Food unit pricing thwarts Easter bargain hunts Which? calls for clearer unit pricing on food
04 April 2012
Which? has renewed calls for clearer and more consistent food unit pricing, highlighting the issues consumers may have comparing prices on various Easter deals.
Which? research has shown that food unit pricing can be confusing to consumers, with supermarkets often failing to label products in a way that makes prices easy to compare.
In the run-up to Easter, Which? looked at examples of Cadbury's Creme Egg pricing from a few major supermarkets, and found examples of inconsistent and potentially confusing unit pricing.
Although some eggs offered a cost per 100g, others were just priced individually, meaning that people could find it tricky to work out what was the best deal.
Richard Lloyd, executive director of Which?, said: 'People are struggling with rising food prices and shouldn't be expected to carry a calculator around the supermarket to work out the best value.'
Bargain Easter eggs?
One of the key problems with unit pricing is that supermarkets don't always offer a unit price on special offers. This means that a deal where you can buy 12 eggs in a pack might seem like a bargain, with £1 off the marked price, but actually costs more per 100g than a similar deal which offers 55p off a pack of three.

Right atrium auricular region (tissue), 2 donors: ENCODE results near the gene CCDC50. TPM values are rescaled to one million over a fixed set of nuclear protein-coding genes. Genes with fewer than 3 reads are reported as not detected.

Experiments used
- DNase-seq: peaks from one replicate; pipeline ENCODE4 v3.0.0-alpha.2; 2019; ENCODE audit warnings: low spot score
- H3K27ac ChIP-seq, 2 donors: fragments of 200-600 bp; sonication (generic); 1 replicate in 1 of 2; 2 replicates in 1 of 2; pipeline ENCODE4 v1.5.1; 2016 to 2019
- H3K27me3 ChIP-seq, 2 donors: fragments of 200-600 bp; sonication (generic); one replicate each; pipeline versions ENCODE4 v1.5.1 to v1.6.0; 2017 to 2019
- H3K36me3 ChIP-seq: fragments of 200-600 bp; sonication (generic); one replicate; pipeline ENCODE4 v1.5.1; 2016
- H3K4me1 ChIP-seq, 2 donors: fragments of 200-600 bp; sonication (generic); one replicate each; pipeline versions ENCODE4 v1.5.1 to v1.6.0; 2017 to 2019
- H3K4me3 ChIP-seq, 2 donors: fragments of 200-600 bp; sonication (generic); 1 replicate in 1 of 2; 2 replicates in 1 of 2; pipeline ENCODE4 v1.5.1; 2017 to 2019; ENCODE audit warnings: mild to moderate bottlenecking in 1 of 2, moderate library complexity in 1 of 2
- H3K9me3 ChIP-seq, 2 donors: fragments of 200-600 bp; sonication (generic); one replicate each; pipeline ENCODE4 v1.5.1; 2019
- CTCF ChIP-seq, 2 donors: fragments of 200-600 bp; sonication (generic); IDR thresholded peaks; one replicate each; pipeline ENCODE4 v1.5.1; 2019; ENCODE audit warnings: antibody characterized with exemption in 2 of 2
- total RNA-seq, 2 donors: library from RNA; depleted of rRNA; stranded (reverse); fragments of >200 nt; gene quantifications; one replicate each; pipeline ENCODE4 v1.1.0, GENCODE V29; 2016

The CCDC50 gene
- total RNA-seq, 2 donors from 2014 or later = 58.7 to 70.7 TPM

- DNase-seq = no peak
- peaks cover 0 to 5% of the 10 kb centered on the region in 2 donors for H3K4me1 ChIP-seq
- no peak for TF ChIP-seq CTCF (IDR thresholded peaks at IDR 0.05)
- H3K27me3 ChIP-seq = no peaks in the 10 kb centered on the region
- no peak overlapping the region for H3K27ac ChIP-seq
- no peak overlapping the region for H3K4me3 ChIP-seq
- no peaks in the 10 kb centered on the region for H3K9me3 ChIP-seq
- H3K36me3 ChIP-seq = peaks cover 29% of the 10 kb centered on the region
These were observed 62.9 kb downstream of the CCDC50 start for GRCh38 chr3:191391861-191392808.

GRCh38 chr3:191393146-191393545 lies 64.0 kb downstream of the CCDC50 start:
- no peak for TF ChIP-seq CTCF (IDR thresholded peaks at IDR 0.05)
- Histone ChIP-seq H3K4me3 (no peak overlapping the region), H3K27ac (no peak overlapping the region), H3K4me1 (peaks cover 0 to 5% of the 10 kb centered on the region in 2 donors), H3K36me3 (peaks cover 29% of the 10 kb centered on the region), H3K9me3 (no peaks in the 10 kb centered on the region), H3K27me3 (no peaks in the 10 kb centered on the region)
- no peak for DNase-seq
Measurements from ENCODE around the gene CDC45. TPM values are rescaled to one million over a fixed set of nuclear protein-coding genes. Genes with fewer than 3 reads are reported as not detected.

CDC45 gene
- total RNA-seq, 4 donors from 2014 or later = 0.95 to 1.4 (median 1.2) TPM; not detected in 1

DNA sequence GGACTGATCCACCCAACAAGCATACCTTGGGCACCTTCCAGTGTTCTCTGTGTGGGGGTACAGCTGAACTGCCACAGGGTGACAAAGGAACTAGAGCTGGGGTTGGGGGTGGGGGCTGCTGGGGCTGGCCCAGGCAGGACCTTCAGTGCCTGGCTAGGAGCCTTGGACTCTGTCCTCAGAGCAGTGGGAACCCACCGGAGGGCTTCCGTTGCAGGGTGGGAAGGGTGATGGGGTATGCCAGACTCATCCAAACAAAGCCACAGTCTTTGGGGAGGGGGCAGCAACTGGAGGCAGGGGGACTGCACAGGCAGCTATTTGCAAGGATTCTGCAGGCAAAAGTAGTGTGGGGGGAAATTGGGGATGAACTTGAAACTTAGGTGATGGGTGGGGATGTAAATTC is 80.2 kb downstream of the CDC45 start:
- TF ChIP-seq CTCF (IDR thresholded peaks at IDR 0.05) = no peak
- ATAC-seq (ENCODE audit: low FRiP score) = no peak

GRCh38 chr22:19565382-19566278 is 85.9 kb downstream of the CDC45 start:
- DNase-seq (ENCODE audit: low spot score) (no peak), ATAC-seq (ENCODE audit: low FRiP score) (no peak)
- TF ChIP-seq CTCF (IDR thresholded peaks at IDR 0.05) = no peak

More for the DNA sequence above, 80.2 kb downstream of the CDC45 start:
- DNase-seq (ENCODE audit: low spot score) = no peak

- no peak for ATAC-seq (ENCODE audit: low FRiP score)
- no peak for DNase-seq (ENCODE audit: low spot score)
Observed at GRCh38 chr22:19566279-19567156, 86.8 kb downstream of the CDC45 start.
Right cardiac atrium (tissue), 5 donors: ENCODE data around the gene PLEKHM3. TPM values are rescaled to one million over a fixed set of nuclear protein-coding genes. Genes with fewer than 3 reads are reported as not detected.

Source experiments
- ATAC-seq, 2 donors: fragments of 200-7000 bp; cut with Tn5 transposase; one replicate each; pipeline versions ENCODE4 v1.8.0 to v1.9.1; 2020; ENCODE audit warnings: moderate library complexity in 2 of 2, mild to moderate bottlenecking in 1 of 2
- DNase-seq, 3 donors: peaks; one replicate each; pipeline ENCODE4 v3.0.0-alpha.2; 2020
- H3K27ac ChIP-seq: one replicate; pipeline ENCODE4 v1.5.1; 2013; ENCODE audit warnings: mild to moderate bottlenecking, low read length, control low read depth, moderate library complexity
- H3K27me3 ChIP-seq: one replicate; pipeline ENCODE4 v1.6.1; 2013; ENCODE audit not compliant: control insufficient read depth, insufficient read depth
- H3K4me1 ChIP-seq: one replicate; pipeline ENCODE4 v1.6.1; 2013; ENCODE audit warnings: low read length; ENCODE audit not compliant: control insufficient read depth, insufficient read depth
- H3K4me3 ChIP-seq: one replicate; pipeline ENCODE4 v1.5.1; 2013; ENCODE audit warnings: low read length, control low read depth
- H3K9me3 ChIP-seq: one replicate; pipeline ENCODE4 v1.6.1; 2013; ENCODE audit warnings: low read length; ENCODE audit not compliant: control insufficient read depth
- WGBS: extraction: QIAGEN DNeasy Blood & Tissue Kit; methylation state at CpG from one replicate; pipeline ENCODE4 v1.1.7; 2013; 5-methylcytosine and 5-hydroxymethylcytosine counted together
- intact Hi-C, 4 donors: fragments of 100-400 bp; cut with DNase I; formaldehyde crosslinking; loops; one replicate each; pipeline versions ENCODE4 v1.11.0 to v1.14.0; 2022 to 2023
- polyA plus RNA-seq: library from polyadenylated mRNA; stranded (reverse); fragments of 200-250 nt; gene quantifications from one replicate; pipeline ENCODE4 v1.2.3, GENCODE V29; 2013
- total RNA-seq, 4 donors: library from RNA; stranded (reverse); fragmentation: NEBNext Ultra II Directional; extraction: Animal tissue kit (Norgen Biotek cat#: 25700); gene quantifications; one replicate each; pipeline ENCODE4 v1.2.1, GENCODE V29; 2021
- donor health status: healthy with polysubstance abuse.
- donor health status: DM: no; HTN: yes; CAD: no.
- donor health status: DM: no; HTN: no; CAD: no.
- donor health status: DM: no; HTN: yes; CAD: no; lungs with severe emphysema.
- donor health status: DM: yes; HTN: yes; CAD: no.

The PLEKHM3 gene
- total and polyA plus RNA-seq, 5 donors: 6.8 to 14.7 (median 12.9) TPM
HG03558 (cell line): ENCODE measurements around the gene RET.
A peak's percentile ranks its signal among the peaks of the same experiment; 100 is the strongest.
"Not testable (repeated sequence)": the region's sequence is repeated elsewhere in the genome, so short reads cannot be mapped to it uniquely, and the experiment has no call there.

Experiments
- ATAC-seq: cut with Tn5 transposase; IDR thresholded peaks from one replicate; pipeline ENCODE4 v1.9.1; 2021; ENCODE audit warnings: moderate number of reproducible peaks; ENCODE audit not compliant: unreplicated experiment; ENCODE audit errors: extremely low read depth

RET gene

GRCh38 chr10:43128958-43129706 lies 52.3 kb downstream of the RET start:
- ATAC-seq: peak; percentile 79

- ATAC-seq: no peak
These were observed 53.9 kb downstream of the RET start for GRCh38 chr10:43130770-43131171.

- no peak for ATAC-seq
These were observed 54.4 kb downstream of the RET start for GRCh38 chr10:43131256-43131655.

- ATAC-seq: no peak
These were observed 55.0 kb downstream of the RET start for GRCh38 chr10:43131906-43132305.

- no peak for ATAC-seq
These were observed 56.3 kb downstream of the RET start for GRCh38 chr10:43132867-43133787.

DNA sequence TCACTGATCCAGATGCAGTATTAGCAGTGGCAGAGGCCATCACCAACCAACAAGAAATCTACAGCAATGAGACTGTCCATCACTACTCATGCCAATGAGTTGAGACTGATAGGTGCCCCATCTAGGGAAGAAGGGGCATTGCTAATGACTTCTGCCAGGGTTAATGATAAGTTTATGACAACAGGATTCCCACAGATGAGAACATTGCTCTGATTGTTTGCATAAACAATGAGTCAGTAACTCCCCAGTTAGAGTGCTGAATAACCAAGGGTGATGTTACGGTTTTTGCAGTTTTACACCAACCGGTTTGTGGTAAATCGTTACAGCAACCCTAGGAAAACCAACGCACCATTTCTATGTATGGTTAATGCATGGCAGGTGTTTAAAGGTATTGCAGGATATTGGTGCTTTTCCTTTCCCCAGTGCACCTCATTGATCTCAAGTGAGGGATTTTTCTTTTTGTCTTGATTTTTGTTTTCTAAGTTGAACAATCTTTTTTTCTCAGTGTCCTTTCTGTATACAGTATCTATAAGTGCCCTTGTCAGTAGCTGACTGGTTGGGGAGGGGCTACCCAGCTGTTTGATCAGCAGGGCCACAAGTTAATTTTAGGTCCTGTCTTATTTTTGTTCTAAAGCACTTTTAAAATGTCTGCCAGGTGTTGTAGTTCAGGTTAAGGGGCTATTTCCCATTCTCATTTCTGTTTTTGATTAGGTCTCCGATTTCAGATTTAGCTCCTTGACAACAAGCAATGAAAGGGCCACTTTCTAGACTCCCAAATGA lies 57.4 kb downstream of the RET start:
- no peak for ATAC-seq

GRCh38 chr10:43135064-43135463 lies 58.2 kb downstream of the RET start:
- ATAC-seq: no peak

- Waitrose charged £5 for a 12 pack of Cadbury Creme Eggs, but its Creme Egg six packs sell for an everyday price of £2 per pack.
- Asda charged the same for a dozen boxed eggs as 12 single Creme Eggs, although the unit pricing suggested otherwise - £1.22/100g for a single egg and 84.2p/100g for a 12 pack.
And the problem isn't limited to Easter eggs - Which? has discovered examples of confusing prices in many other areas of the supermarket. For example:
- Tesco sells some brands of ketchup priced per 100ml but others priced per 100g.
- At Morrisons, some loose tomatoes were priced per kg, with others priced per individual fruit.
Clearer unit pricing
Which? is campaigning for clearer and more consistent food unit pricing. We'd like to see supermarkets showing consistent unit prices on all products, so that consumers can easily compare deals and find the bargains.
We'd also like this method of pricing to be used on all deals and multibuys, to avoid situations such as the Crème Egg one, where it is difficult for people to work out which deal represents the best value.
You can support our food unit pricing campaign by adding your email address below, and letting us know which supermarket you usually shop in. The more people who tell us that they want to see unit pricing improved, the more likely it is we will be able to persuade supermarkets to change their practices.